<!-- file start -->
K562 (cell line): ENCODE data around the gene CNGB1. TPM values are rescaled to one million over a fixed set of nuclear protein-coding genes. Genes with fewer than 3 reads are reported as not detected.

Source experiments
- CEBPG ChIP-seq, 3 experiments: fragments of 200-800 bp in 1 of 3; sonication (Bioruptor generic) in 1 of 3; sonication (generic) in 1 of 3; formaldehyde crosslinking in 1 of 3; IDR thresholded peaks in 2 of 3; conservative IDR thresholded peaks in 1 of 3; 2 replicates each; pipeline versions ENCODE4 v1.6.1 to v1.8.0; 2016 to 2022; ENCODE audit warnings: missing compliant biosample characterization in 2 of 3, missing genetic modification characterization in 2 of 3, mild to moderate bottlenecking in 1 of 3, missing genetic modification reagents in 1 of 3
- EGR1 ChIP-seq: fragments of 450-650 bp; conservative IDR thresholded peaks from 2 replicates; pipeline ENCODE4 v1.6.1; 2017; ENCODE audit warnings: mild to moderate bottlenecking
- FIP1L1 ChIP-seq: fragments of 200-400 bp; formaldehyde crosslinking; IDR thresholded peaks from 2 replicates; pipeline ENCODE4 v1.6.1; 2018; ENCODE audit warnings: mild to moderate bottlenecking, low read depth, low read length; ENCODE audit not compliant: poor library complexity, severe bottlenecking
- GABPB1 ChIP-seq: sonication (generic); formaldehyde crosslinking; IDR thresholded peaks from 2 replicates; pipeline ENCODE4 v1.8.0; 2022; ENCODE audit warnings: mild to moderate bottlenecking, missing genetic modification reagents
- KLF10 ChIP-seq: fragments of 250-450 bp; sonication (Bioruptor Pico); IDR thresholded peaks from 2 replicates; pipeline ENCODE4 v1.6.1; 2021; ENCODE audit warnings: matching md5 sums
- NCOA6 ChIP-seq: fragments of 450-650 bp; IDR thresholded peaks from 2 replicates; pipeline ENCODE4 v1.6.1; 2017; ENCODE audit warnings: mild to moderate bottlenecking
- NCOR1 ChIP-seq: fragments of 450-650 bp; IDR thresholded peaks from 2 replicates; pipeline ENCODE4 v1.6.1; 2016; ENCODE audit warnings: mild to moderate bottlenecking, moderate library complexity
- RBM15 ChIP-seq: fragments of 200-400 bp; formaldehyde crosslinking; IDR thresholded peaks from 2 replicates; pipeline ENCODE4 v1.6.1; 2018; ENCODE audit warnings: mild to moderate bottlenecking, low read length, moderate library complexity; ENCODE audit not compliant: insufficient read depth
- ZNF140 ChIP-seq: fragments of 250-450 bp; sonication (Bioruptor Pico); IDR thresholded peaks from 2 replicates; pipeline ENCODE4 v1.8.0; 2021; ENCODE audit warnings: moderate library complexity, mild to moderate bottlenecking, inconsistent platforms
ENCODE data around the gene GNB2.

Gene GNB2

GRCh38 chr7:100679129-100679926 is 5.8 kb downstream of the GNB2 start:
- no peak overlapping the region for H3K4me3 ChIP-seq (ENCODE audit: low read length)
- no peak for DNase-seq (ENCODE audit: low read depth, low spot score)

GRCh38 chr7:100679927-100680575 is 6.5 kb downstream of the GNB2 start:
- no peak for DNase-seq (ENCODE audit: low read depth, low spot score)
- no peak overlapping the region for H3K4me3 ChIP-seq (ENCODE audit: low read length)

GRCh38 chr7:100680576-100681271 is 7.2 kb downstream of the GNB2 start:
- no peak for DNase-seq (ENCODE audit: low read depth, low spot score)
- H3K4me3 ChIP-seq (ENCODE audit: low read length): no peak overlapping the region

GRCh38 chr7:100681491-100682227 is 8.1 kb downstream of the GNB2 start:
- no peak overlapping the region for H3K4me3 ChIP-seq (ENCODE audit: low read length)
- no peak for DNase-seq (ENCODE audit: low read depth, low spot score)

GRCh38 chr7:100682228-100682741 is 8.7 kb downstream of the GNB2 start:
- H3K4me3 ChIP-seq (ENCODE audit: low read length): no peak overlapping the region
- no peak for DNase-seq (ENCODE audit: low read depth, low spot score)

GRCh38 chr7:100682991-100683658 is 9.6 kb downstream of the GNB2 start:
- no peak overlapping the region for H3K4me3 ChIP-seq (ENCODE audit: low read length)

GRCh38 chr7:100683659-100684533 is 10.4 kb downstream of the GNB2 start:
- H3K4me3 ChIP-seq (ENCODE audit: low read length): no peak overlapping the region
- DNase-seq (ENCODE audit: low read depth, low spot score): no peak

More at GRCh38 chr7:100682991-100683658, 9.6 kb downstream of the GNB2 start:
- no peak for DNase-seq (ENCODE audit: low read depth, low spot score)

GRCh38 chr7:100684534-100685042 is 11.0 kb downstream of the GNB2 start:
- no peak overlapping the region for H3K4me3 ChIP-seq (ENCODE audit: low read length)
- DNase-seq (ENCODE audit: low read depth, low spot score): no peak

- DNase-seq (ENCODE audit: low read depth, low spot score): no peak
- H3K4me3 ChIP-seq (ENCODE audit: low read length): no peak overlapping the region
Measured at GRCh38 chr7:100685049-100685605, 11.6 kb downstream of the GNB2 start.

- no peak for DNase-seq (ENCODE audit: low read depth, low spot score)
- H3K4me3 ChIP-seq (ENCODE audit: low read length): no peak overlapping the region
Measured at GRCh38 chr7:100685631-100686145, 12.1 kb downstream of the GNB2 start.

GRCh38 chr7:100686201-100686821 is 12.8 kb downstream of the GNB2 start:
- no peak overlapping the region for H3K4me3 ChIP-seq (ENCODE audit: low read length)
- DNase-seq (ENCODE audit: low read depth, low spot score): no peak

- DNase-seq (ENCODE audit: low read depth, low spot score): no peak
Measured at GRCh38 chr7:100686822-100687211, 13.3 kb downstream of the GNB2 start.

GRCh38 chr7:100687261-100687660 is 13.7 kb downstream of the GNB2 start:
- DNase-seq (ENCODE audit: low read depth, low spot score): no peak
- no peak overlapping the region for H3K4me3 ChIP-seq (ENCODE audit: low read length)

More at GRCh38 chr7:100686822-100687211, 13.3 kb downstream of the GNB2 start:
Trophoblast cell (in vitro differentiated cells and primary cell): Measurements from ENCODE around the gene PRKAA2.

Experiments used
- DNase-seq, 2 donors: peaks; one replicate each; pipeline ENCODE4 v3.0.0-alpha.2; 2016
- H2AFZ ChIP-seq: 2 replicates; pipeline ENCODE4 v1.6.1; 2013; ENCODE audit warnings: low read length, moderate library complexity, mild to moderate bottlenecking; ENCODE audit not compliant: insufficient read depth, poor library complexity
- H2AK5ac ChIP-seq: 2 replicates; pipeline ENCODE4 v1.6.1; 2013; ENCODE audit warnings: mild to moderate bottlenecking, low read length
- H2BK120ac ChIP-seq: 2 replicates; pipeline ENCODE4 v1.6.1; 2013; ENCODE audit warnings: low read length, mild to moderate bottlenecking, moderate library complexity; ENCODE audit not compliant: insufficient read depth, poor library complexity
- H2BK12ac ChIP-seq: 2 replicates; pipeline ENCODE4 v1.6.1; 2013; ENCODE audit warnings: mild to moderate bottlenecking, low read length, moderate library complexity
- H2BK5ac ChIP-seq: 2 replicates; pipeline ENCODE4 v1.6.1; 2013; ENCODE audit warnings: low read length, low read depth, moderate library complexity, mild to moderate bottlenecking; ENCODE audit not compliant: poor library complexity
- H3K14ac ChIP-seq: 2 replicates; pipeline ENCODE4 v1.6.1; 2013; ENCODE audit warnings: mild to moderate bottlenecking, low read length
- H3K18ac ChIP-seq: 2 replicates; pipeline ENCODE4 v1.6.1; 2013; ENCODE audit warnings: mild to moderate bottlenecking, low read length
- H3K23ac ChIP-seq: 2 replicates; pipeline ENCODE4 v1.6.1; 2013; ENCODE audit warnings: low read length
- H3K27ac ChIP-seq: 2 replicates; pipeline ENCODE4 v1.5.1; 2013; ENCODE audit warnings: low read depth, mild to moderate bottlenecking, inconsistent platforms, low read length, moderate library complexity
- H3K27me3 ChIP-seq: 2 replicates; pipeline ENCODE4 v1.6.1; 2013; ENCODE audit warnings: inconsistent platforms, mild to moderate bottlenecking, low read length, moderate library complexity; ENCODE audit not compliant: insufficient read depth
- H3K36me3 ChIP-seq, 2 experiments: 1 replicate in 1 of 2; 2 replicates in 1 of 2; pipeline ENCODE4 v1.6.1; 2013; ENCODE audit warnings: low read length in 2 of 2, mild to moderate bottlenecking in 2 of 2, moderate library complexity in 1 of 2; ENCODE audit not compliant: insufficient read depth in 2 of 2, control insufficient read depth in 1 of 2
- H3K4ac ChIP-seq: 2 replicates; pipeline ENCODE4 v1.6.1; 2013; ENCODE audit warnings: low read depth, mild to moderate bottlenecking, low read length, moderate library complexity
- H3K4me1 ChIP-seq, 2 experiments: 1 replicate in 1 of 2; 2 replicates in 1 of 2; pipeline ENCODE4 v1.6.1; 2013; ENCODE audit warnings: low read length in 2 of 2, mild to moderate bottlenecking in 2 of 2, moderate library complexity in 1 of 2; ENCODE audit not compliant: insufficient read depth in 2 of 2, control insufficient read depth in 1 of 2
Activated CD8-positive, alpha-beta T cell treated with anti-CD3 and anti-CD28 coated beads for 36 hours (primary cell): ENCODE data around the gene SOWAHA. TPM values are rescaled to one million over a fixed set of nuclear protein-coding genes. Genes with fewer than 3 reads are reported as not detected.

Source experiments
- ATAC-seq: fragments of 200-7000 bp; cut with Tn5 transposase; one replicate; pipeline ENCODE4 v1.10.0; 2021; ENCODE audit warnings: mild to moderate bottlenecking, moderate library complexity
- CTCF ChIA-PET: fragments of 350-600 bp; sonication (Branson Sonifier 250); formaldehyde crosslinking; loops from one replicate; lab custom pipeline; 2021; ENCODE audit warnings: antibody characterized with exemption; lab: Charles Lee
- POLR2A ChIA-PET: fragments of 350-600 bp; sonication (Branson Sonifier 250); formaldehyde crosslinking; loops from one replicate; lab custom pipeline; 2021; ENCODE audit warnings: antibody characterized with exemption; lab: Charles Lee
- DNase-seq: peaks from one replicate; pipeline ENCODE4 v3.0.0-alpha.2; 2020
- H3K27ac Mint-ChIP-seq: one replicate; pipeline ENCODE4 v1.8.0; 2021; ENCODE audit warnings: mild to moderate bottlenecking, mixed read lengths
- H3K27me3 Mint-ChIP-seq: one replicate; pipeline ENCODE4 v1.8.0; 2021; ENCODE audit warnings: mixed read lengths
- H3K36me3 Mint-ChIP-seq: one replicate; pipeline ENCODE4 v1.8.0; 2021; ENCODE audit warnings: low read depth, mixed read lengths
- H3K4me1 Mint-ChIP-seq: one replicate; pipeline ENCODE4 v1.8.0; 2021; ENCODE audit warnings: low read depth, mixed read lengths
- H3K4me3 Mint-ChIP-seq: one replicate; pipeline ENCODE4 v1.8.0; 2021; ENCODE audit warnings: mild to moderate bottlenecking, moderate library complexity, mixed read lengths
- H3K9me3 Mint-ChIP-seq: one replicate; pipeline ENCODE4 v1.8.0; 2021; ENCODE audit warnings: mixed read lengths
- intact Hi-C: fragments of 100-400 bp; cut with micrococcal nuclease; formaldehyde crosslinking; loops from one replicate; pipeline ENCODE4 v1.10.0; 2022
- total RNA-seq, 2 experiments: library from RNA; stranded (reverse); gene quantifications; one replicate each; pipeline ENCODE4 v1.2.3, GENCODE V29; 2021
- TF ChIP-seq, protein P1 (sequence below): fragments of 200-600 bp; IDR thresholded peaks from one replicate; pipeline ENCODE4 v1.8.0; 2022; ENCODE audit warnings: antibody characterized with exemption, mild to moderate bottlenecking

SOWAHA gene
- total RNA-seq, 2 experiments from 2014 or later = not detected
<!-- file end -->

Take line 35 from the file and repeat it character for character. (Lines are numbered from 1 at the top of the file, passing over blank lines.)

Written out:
- no peak for DNase-seq (ENCODE audit: low read depth, low spot score)